Clarence Mlamli Makwetu (1928 - )
The Order of Luthuli in
Profile of Clarence Mlamli Makwetu
Clarence Mlamli Makwetu was born in 1928 in the Cofimvaba area, Eastern Cape. After going through different educational institutions, he went to Cape Town to seek employment in 1948. In Cape Town he became an active member of the African National Congress (ANC) Youth League. In 1959 he became very instrumental in the formation of the Pan Africanist Congress (PAC). He was the first PAC secretary of the Langa Flats branch.
He later became the regional chairperson of the Western Cape, then a PAC stronghold. On 29 March 1960, Makwetu was arrested and detained for his involvement in the Anti-pass campaign, in terms of the first State of Emergency to be declared in South Africa. He was released from detention in September 1960.
After his release, he intensified his PAC activities until August 1961 when he was banished to Cofimvaba. In August 1962 he was arrested in Transkei and brought back to Cape Town to stand trial on charges of conducting an illegal gathering. He was sentenced to seven years' imprisonment on Robben Island. On his release from Robben Island he was escorted to Transkei.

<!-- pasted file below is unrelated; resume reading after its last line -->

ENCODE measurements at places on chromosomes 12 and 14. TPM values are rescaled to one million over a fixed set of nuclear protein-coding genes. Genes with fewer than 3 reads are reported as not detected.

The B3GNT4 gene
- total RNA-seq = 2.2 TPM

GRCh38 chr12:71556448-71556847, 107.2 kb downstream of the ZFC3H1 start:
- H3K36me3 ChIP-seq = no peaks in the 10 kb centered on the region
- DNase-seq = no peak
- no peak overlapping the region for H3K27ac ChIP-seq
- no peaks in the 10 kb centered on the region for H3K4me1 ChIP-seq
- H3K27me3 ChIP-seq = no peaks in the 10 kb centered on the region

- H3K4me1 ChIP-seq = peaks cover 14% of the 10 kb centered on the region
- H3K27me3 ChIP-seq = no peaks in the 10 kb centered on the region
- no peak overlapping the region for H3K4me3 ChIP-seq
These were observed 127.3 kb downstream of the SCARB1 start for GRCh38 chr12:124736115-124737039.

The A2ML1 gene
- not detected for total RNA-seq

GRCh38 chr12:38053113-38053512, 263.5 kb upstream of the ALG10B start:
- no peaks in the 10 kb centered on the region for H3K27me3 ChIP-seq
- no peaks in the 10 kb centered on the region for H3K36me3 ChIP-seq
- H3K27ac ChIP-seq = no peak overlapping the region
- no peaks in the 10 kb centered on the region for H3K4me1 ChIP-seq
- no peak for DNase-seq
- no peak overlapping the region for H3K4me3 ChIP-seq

In June 1976, he was once again detained for political activism and released in May 1977. In December 1979, he was banished by his cousin, the then Transkei ruler, Chief Kaiser Matanzima, to the Libode district. In December 1989 he became the first President of the Pan Africanist Movement (PAM), the front organisation of the PAC. When the PAC was unbanned in 1990, PAM was dissolved and Makwetu became the Deputy President of the PAC. On the death of the PAC president, Zeph Mothopeng, in 1990, Makwetu was elected President of the PAC. He served in this position until 1996. After the 1994 democratic elections, Makwetu led the PAC delegation to the National Assembly.
Makwetu was a political activist for 40 years from 1954 to 1994, when he retired from active politics. A staunch Africanist, Makwetu's role in the struggle for the liberation of South Africa is extraordinary.